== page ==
Qaeda-linked group claims Syria suicide attack
Published Monday, January 28, 2013
An al-Qaeda-linked group fighting alongside Syrian rebels claimed responsibility Monday for a suicide car bombing that reportedly killed dozens of pro-government militiamen last week.
The United Nations meanwhile Monday warned that it will not be able to help millions of war-hit Syrians without more money, and appealed for donations at an aid conference this week in Kuwait to meet its $1.5 billion target.
Islamic militants have been the most organized fighters battling government troops in the 22-month-old conflict in which more than 60,000 people have been killed.
Jabhat al-Nusra, which the United States has declared a terrorist organization for its ties to al-Qaeda, said in a statement posted online that one of its suicide bombers detonated a car bomb last Monday at the headquarters of a pro-government militia in the central province of Hama.
It said the bomber drove a truck packed with explosives to the militia's complex in the town of Salamiya and blew himself up "to give the tyrannical regime a taste" of violence it has been inflicting on the Syrian people.
The opposition said at least 42 people, mostly militiamen, were killed in the blast. The government did not say how many people were killed, although state-run SANA news agency published photographs of what it said was a funeral procession for the blast's victims on Wednesday.
In one of the photographs, a dozen men are seen standing behind 11 caskets, wrapped into a Syrian flag.
Jabhat al-Nusra has previously targeted government institutions in Damascus with suicide bombers. The suicide bombings are part of relentless violence that has engulfed Syria since the uprising began in March 2011.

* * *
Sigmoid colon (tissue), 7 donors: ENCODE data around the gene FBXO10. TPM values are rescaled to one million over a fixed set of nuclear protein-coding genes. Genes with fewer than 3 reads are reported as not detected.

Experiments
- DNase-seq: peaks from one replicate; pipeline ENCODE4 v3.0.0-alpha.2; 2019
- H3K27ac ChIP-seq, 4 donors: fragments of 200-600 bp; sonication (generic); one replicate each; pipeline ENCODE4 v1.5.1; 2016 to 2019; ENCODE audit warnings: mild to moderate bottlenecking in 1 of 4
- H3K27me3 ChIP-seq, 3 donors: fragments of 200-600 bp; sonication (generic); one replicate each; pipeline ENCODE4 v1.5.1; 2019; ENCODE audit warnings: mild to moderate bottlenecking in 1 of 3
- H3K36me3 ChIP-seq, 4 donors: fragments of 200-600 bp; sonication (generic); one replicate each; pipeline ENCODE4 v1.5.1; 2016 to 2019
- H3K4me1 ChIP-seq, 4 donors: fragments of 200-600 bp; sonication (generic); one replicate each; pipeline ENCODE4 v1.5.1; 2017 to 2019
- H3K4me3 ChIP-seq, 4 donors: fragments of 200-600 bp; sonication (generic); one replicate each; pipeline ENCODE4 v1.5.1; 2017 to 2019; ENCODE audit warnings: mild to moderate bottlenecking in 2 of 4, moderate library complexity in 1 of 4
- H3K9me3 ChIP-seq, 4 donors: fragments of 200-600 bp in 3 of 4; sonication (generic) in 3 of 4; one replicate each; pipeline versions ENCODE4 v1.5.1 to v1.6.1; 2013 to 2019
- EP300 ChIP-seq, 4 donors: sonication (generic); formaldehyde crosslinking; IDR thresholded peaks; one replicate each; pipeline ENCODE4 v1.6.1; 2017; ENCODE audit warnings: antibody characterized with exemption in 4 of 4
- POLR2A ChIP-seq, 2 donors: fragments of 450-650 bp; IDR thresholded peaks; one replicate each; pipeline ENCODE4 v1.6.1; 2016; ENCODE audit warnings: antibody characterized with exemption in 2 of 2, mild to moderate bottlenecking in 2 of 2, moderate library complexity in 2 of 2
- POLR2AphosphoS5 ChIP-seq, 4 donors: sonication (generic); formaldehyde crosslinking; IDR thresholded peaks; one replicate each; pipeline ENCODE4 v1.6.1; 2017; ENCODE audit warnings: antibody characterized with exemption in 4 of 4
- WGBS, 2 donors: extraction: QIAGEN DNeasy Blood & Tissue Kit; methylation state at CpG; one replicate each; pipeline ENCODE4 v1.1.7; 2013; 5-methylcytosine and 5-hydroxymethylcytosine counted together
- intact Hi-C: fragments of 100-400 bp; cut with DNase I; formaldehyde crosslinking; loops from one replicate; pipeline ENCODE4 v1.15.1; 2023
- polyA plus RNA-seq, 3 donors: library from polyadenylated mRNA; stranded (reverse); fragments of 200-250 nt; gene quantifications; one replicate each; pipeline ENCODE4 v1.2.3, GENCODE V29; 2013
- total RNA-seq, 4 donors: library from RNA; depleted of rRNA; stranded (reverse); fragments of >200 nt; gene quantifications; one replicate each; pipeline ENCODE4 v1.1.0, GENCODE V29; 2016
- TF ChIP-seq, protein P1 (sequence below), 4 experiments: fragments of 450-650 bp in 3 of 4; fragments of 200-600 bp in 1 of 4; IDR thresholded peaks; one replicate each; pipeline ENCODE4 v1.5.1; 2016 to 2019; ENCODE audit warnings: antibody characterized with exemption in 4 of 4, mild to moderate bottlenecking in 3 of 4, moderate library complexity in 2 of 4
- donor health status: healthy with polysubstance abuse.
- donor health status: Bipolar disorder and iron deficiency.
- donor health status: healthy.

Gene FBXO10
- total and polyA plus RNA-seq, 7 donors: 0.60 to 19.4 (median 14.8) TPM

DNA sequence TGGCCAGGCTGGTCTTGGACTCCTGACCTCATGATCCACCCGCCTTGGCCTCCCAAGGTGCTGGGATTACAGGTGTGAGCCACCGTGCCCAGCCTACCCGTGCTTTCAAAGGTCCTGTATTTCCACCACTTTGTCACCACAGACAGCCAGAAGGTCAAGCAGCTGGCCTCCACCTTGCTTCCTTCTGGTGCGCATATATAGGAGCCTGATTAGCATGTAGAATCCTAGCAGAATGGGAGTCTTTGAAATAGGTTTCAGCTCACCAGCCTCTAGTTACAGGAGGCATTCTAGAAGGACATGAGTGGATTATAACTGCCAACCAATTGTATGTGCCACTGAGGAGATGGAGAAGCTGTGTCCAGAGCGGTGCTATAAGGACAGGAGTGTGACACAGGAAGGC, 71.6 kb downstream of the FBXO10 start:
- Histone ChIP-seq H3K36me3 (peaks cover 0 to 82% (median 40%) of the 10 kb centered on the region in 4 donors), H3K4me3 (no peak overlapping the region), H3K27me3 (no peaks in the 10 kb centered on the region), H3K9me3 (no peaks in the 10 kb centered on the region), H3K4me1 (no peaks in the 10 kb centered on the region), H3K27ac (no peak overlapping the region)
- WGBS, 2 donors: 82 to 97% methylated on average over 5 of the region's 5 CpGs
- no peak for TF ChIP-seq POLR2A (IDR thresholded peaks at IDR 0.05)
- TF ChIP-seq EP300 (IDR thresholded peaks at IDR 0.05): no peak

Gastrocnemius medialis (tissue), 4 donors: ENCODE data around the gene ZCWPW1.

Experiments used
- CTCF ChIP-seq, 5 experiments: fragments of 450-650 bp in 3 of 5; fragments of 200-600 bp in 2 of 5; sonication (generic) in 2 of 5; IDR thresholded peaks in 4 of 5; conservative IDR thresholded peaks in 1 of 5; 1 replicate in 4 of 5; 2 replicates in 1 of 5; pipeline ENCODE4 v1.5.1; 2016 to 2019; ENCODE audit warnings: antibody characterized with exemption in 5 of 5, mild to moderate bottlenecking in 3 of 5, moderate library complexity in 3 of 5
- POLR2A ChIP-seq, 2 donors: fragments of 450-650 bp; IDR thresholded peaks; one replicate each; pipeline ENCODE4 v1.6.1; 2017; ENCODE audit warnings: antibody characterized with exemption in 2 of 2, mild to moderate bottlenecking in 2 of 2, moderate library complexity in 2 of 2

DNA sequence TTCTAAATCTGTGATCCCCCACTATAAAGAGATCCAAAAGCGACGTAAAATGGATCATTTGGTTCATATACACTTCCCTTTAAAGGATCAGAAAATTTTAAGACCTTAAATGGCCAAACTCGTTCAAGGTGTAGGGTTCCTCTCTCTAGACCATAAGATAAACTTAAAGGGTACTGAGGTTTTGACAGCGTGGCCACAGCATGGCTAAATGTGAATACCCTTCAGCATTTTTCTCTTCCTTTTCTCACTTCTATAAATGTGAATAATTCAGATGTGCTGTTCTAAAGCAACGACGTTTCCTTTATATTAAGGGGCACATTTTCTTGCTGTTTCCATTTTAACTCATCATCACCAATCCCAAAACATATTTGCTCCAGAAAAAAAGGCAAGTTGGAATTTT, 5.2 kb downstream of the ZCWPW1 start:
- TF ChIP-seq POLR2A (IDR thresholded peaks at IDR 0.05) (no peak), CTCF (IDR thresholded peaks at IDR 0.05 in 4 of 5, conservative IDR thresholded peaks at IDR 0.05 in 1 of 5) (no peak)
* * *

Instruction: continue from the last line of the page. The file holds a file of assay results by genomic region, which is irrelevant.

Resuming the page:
On Monday, opposition sources said troops battled rebels in several towns and villages around Damascus, including in Daraya, Arbeen and Zabadani. The Britain-based Syrian Observatory for Human Rights said government forces also shelled several of the capital's suburbs.
In the north, troops clashed with rebels in al-Hasaka province along Syria's border with Turkey, the Observatory said, adding that at least 10 rebels were killed in the fighting that erupted Sunday after the opposition fighters attacked a government checkpoint.
SANA said that soldiers attacked rebels in towns in and around Daraya, Homs, Hama, Daraa, Deir Ezzor and other regions across the country.
International efforts to stop the bloodshed in Syria have repeatedly failed.
In France, French Foreign Minister Laurent Fabius pleaded for countries to keep their promises of financial aid to the Syrian opposition or risk compromising the legitimacy of the Syrian National Coalition in the eyes of the armed rebels.
The opposition coalition was formed in November. More than 100 countries have back the umbrella group, decreeing it the sole legitimate representative of the Syrian people. France was the first to confer such recognition.
The United Nations said Monday it had only raised three percent of the $1.5 million target for donations to help millions of Syrians hit the hardest by the war.
Some 4 million Syrians need food, shelter and other aid inside the country and nearly 700,000 more have fled to neighboring countries since the 22-month-old conflict began, UN humanitarian chief Valerie Amos told reporters in Beirut.
Aid agencies have struggled to help Syrians in the country because control of some areas changes frequently and humanitarian workers have been kidnapped and killed, said Amos, hours after she returned from a visit to Syria.
The United Nations says it needs about $1 billion to help refugees in neighboring countries including Lebanon, Jordan and Turkey, and another $519 million to help people inside Syria.
"We very much hope that the countries attending that conference will be generous in supporting our appeal. We cannot do our job without the resources to enable us to do that," she said, referring to a conference to be held in Kuwait on January 30, chaired by UN Secretary-General Ban Ki-moon.
(AP, Reuters, Al-Akhbar)